Christian Lee Hutson balances heaviness with humor on 'Quitters'

Before his show with Bright Eyes at Kemba Live on Sunday, the Los Angeles singer, songwriter and guitarist discusses his new album and the way comedy coexists with tragedy

Joel Oliphint
Columbus Alive
Christian Lee Hutson

In Christian Lee Hutson’s songs, the main characters often try to bring moments of levity into heavy situations. “Reading the menu in an accent/Trying to get you laughing,” Hutson sings on “Atheist,” the leadoff track from Beginners, the California musician’s 2020 debut album for Anti Records 

A similar scene unfolds on “Age Difference,” a standout story song on Hutson’s excellent new album, Quitters, which releases on Friday, April 1. “Do my impression of John Malkovich critiquing food in prison/At first it isn't funny, then it is and then it isn't,” he sings in a droll deadpan.

For Hutson, art imitates life. “I feel like my primary goal when I'm writing a song is: How do I get my friends to laugh?” said Hutson, who takes cues from famously funny songwriters like John Prine and Randy Newman, inserting humor into otherwise bleak narratives. “I think it sometimes helps break the tension of the heavy thing. It's funny when you miss three buses and your plane is delayed and then a bird shits on your head. … I feel like that is the closest to my world perspective. Everything is so [messed] up, but it's hilarious at the same time.” 

Normally, Hutson writes songs while on tour, using outside stimulation to get his mental gears turning, then performing new material onstage to work out the kinks. When the pandemic put any kind of travel on hold, rather than waiting for inspiration to strike, Hutson began recording covers, later releasing a series of EPs titled The Version Suicides and featuring Hutson’s take on songs by Abba, the Cure, Shania Twain and others.

“Every day I'd wake up and learn a song and try to make a little recording of it just to keep my mind active,” he said. “That was really helpful in teaching me more about guitar and the structure of songs and what I like about the music that I like.” 

Some days, Hutson would drive around an eerily quiet Los Angeles, revisiting old haunts. “I’d try to remember, oh, that's where I went to school, or that's where I got too drunk in high school and threw up on that corner. That's the bus stop where the guy showed me that he had a snake in a cardboard box,” said Hutson, who used to be embarrassed by his California upbringing. “I think people view it as this vapid place where everyone is having an easygoing time or chasing some sad dream. But I'm not as embarrassed to be from Santa Monica anymore. … I'm accepting the humor of it. It's this weird, sometimes suburban, granola place, and that's not typically where we want our songwriters to be from. We want them to have worked in some blue-collar steel mill or something, but I grew up watching people wipe out on a half-pipe.”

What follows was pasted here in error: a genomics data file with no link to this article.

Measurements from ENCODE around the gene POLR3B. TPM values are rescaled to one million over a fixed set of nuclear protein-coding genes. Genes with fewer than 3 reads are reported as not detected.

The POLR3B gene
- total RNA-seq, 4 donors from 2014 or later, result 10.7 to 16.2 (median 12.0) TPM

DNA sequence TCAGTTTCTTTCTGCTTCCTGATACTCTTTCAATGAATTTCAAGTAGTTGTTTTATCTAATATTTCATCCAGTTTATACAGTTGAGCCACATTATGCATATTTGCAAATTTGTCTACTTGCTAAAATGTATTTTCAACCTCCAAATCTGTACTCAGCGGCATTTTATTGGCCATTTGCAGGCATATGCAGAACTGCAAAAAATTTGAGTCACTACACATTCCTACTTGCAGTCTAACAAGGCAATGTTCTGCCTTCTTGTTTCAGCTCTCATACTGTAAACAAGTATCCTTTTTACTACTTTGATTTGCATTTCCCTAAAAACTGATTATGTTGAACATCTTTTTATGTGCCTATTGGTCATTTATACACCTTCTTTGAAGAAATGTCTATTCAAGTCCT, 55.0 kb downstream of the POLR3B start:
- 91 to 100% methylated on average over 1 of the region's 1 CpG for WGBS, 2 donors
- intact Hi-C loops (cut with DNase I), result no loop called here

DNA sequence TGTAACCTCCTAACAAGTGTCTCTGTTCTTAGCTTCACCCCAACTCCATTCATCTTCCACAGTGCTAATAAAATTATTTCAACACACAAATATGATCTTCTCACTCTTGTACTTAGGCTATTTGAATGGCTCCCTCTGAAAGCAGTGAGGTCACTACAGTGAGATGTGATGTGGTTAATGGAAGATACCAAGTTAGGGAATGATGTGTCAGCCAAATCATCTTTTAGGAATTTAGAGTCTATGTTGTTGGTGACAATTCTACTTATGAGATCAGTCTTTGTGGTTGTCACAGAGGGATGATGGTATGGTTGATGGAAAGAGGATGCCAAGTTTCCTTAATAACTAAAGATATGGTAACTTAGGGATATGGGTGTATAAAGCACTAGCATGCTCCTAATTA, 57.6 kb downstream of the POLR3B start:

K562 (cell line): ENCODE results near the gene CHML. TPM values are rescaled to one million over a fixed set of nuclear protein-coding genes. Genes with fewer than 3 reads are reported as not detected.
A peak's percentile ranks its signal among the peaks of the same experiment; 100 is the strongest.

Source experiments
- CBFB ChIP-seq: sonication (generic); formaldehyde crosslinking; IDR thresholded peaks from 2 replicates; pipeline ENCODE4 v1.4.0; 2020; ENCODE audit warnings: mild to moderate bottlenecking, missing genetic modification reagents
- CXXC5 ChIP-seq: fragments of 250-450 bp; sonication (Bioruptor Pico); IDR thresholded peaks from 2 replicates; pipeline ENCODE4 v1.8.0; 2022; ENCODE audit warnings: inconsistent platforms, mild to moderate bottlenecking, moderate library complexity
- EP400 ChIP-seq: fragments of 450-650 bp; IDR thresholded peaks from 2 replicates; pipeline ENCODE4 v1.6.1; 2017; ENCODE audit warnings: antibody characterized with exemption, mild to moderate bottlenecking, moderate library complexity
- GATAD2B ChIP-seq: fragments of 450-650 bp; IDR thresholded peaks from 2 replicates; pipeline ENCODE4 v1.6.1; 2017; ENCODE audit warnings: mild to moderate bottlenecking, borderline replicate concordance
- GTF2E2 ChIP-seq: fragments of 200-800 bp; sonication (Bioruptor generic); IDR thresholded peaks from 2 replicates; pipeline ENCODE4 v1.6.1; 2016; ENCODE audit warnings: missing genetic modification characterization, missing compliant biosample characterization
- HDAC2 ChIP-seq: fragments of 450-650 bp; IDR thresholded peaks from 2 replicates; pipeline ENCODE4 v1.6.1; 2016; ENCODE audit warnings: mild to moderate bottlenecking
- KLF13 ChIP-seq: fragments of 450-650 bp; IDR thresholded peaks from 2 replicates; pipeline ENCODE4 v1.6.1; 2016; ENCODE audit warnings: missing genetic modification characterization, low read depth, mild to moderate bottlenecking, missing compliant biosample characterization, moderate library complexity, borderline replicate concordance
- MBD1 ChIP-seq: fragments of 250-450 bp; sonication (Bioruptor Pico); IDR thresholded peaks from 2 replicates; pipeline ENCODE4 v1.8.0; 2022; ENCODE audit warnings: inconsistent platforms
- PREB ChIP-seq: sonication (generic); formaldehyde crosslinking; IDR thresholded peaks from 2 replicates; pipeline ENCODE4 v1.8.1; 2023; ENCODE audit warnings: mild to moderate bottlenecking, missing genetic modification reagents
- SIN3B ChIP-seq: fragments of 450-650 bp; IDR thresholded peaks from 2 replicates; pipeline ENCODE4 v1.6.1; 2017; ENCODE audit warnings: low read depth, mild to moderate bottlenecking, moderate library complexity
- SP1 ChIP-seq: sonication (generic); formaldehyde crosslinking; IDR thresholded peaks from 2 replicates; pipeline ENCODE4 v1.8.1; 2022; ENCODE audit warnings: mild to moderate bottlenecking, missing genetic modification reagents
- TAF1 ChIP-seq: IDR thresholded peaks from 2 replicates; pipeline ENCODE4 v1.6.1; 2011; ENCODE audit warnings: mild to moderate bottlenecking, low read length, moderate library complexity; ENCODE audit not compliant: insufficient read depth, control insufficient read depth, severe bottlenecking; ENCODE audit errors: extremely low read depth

Hutson’s West Coast embrace infuses Quitters with a palpable sense of place (“California’s beautiful/I bet some people don’t think so,” he sings on “Endangered Birds"), populating it with colorful characters and narratives inspired not only by his surroundings but by the writing of Scott McClanahan, particularly his semi-autobiographical novel The Sarah Book.  

“It's about a guy going through a really painful divorce and alcoholism — all this really heavy, dark stuff — but Scott has a way of dropping something heavy and wrapping it up in a way that is really beautiful and makes me hopeful. It’s like a Mr. Rogers hug at the end of these dark things,” Hutson said. “I also am so addicted to these characters that are deeply flawed and maybe don't exactly realize it yet or don't understand why their life is going the way it is.” 

In early 2021, Hutson spent a week and a half in the studio with friends and fellow songwriters Phoebe Bridgers and Conor Oberst, with whom Hutson and his band are currently touring, opening up for Bright Eyes at Kemba Live on Sunday, April 3. (Hutson also played guitar and co-wrote songs for Bridgers’ 2020 album, Punisher, and on the 2019 self-titled album from Better Oblivion Community Center, featuring both Bridgers and Oberst.) From the outset, Hutson wanted Quitters to sound less pristine than Beginners.

“We're all big fans of the Replacements,” Hutson said. “When there's a mistake on a record, sometimes those become our favorite part, so we decided to record this one to tape so that we couldn't edit ourselves as much.”

Most of the recording sessions featured just Hutson, Oberst, Bridgers and the rhythm section of bassist/guitarist Harrison Whitford and drummer Marshall Vore (both of whom also play in Bridgers’ band), which created a safe, comfortable environment. “[Bridgers] is my best friend, so it is very easy for both of us to be honest with each other. We have the same musical language and taste. We like all of the same things,” he said. “It’s easier to hear criticisms because I trust both of them.”

While working on the song “Age Difference,” for instance, feedback from Oberst and Bridgers took the track in a new lyrical direction. “I was trying to think of a list of different things that a man would condescendingly lie to a younger person about, like when someone overconfidently says that they know something they clearly don't and they're just making it up,” Hutson said. “So I had this lyric that was like, ‘There have always been an equal amount of men and women in the Senate,’ just an obviously ridiculous and not true statement. And Phoebe and Conor were both like, eh, that lyric could be better.” 

Hutson came back with a different approach. “What if we made the character kind of sympathetic, so in a moment after he tells all these lies, he says, ‘I’m your biggest cheerleader, your smallest violinist,’” Hutson suggested. His friends heartily approved. 

“It’s less funny,” Hutson said, “but it didn't need a joke there.”